It is time to bring this study to a close. Much more could have been written, but the length would have been too great. We have learned the following things:
1. The death of Herod Agrippa I took place at Caesarea in 44 AD, during a festival probably held between August and October. This is a solidly-attested date from history.
2. Agrippa’s death was in the same year that the apostle Paul visited Jerusalem for the second time, in the company of Barnabas and Titus, for a private meeting with the leaders there to present the gospel God revealed to Paul for preaching to the Gentiles.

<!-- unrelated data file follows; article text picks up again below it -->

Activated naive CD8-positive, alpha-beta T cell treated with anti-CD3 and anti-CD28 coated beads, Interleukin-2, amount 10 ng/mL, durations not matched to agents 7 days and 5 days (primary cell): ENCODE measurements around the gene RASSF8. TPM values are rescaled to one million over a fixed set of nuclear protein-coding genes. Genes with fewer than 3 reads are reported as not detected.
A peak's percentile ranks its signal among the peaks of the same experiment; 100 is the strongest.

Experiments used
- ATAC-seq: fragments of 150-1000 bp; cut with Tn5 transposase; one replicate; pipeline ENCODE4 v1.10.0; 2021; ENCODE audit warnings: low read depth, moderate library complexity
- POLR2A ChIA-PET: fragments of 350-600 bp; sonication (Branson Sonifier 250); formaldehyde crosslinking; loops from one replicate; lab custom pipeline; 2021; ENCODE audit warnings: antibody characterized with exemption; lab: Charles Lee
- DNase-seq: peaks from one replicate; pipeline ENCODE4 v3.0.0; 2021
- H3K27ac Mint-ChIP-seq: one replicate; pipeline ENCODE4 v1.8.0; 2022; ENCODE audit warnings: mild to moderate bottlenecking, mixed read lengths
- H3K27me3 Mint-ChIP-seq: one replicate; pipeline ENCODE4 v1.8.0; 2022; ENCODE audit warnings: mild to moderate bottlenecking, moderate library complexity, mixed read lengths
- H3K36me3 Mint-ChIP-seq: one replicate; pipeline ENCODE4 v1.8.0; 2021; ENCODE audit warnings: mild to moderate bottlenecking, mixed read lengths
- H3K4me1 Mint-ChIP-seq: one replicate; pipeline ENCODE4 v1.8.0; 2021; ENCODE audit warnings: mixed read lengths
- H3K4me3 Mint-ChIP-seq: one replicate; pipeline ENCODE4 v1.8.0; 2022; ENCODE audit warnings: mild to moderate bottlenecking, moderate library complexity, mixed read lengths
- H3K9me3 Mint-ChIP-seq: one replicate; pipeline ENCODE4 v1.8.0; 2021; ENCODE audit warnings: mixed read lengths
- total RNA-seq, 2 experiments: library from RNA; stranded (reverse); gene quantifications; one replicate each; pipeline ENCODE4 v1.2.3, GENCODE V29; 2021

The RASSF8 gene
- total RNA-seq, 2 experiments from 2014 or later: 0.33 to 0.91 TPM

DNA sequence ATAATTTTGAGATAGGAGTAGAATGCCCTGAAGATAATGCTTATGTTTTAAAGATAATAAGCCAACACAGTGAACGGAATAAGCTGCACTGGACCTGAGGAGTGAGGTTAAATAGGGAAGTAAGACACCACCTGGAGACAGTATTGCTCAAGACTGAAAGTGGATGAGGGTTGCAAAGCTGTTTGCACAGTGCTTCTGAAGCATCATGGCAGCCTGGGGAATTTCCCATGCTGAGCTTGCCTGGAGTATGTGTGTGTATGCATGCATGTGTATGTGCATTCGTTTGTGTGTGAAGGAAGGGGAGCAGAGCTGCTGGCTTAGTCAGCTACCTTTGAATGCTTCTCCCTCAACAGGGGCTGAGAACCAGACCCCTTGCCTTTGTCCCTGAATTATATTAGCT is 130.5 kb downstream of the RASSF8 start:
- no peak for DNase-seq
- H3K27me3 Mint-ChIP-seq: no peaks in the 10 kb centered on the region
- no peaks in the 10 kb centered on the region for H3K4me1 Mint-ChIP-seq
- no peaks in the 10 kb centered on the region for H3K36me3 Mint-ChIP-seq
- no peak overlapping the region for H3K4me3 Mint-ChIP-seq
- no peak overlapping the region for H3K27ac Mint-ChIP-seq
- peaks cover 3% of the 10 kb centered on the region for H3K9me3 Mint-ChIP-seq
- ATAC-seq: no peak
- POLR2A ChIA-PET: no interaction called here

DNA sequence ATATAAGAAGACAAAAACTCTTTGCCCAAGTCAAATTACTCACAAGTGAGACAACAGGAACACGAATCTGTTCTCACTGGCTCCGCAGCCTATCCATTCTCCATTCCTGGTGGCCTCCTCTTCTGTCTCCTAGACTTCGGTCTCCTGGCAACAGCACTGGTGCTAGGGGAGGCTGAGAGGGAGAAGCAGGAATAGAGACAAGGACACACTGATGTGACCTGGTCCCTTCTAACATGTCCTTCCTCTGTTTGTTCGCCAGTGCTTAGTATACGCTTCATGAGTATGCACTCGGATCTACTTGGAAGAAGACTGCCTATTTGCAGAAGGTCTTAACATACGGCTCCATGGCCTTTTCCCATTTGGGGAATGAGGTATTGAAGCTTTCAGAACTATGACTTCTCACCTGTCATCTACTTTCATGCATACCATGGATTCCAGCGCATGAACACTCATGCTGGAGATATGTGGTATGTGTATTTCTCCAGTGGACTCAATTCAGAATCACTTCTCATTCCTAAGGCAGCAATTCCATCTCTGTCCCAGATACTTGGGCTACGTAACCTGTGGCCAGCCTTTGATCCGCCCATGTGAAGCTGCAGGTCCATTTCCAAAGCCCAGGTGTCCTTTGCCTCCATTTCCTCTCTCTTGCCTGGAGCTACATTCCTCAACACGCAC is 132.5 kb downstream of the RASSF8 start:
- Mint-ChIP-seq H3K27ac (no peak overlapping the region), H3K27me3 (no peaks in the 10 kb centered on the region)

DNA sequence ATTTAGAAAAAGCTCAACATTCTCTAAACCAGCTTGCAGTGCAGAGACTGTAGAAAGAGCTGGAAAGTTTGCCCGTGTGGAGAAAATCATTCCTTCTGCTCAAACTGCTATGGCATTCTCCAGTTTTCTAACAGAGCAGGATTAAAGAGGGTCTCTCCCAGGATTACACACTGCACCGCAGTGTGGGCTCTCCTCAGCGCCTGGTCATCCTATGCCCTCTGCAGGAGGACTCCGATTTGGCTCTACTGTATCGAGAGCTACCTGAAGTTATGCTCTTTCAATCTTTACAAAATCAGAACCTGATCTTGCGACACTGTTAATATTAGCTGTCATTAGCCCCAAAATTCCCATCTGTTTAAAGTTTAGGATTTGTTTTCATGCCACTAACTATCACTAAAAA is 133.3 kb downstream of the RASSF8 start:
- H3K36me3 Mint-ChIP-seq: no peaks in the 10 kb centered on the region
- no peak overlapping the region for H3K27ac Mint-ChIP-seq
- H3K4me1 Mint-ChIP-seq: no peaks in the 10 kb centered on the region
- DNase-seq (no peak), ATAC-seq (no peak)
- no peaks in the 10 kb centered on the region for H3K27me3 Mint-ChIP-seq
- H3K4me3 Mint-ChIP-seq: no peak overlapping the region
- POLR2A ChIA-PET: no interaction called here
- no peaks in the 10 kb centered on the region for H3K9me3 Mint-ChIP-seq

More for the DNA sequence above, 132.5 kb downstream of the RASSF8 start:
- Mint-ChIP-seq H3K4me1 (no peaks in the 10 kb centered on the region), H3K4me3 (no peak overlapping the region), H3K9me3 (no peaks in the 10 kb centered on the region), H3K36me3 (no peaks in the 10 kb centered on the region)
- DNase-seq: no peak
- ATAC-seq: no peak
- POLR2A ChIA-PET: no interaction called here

3. Paul’s second visit to Jerusalem was in his fourteenth year as a Christian. Per Jewish and Roman custom this was probably reckoned inclusively, in the same way we showed last month that Scripture counts the days of the Feast of Unleavened Bread.
4. Counting back fourteen years from 44 AD using inclusive reckoning, we conclude Paul was saved in 31 AD, possibly even late 30 AD depending on how much time was spanned by the events of Acts 1-9.
Accordingly, the most likely date for the Crucifixion, so far as the scriptural and astronomical clues we have examined are concerned, is Friday, April 7, 30 AD.